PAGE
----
Many older Americans aren’t aware of the full extent of their digital footprint.
Having all appropriate information in one place isn’t only important to your proper digital management, but is extremely important for your family and your estate after you’re gone or incapacitated.
Everyone needs to do the following:
List all of your accounts, logins, passwords and URL’s including email accounts. Note: if you have more than one email account it is imperative that the appropriate email address be listed with each of your accounts for communication purposes.
List social media Facebook, LinkedIn, Twitter, Google+, Pinterest, etc.
List any sites you use to purchase or sell products and services like eBay, Amazon, craigslist, Zappos, etc.)
List all retailers where you have open accounts.
List all business and service related online accounts like banking, utilities, cable, phone, Internet, etc.
List all accounts in which you use automatic transfers or payments via a credit card or checking account withdrawal.
Discuss with your spouse or family as to whether you want these accounts closed or transferred when the time comes. List the contact person, if you have one, at each account, as well as passwords and login information and make sure to include all financial, banking and credit card sites as these are areas that have the biggest possibility of creating problems if you aren’t available to act.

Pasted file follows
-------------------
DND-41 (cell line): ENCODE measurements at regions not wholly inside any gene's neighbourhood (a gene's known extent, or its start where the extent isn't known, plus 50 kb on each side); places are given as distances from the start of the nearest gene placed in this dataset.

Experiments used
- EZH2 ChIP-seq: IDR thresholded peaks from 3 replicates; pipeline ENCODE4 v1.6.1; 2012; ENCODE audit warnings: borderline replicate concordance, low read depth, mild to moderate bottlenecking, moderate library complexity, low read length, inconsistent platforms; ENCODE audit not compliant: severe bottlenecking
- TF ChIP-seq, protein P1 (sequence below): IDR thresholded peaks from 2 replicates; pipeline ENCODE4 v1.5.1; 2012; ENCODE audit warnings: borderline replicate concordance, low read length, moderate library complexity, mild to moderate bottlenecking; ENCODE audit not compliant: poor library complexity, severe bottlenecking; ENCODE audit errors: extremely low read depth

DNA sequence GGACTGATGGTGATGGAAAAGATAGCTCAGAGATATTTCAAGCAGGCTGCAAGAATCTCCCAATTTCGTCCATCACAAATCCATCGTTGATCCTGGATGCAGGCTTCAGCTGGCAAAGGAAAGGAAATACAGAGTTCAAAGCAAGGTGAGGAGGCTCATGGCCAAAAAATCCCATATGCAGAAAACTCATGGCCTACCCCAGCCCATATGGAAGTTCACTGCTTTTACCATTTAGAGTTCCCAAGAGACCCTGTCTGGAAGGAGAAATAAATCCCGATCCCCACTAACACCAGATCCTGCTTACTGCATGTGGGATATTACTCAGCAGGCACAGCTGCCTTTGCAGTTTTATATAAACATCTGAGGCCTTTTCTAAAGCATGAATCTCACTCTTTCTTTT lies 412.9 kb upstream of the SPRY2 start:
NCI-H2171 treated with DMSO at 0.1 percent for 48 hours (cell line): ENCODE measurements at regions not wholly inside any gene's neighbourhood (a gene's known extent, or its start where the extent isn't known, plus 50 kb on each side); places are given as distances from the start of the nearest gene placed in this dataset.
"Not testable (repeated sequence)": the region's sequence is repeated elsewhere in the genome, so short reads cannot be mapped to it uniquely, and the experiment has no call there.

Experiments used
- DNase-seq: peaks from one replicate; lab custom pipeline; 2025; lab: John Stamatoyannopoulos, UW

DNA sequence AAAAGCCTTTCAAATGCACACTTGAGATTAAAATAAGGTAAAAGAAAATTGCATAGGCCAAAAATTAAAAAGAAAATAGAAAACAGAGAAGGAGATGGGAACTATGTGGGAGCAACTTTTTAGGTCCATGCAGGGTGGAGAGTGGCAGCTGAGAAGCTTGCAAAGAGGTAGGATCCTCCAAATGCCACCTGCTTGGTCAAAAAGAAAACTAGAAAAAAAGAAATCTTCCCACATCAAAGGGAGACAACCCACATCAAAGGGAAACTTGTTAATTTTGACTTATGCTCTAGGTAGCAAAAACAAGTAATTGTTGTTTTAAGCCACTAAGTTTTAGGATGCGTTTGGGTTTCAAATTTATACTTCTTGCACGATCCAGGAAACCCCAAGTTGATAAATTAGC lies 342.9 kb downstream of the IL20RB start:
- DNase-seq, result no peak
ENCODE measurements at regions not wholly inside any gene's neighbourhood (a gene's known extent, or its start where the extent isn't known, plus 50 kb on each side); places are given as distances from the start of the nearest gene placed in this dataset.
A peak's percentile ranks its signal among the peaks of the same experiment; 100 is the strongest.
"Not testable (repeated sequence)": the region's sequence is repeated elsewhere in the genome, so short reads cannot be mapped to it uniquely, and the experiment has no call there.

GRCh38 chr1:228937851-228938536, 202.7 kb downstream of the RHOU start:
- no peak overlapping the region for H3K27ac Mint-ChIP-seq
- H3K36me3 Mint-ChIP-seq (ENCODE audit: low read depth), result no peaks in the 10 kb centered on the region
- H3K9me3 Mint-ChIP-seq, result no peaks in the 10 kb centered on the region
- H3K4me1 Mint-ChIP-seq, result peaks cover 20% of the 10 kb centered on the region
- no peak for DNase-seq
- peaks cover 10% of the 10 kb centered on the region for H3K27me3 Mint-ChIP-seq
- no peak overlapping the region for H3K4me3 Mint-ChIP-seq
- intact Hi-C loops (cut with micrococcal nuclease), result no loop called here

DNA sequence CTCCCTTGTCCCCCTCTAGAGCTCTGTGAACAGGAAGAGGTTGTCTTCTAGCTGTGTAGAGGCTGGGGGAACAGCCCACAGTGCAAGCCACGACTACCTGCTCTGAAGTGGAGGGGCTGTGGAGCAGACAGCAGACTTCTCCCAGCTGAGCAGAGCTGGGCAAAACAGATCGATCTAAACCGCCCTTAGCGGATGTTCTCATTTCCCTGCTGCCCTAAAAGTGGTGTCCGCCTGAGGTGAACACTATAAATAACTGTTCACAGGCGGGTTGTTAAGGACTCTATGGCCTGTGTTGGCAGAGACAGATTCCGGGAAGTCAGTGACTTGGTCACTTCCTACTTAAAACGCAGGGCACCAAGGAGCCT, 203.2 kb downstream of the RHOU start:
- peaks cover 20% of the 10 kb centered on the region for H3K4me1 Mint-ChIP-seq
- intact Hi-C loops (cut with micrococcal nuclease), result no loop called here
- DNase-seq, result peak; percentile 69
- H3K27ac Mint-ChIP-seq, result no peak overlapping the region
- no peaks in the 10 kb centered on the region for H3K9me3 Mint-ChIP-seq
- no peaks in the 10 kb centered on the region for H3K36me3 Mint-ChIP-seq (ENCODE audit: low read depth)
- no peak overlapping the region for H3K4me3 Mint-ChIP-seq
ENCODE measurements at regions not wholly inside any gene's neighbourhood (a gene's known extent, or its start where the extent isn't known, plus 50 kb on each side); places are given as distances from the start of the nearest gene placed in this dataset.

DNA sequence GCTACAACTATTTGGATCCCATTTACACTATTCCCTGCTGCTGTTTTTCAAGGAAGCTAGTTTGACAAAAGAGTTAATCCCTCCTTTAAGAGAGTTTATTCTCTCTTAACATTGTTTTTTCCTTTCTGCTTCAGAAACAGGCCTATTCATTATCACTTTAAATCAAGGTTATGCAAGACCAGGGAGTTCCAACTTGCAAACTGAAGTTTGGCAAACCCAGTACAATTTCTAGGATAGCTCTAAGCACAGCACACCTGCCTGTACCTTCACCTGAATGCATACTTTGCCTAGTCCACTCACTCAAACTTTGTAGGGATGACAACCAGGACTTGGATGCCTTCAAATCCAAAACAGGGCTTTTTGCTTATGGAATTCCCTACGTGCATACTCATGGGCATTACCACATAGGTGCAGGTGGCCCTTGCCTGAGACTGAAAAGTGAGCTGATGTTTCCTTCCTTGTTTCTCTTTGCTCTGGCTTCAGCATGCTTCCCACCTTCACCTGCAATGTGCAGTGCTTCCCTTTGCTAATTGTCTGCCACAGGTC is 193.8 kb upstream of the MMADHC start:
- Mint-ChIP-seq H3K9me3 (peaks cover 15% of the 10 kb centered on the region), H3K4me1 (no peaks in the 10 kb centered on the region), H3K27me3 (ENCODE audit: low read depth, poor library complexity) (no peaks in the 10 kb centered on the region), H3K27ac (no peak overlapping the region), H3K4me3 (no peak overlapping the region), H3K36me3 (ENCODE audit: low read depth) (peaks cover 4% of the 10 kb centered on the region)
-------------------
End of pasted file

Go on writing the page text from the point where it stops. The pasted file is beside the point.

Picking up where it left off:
Provide a copy of this information to your spouse/family and to your accountant and attorney along with instructions of how these matters should be handled.
Instruct the appropriate person (family member or friend) whether you wish some kind of message sent out via your social media sites including various alumni list-serves indicating your passing or incapacitation.
Be aware that each social media site has a different set of rules governing how to close your account and remove the profile of a deceased users. Some are relatively easy while others may require a copy of an obituary notice or even a death certificate.
For additional information and many articles on what you should consider with respect to your digital footprint check out thedigitalbeyond.com
For more information on who gets access to a deceased person’s digital accounts including state by state laws on access to digital accounts after death check this report from the Pew Research Center .
And for a short concise estate-planning check list , visit our site, RetiredBrains.com.
By Art Koff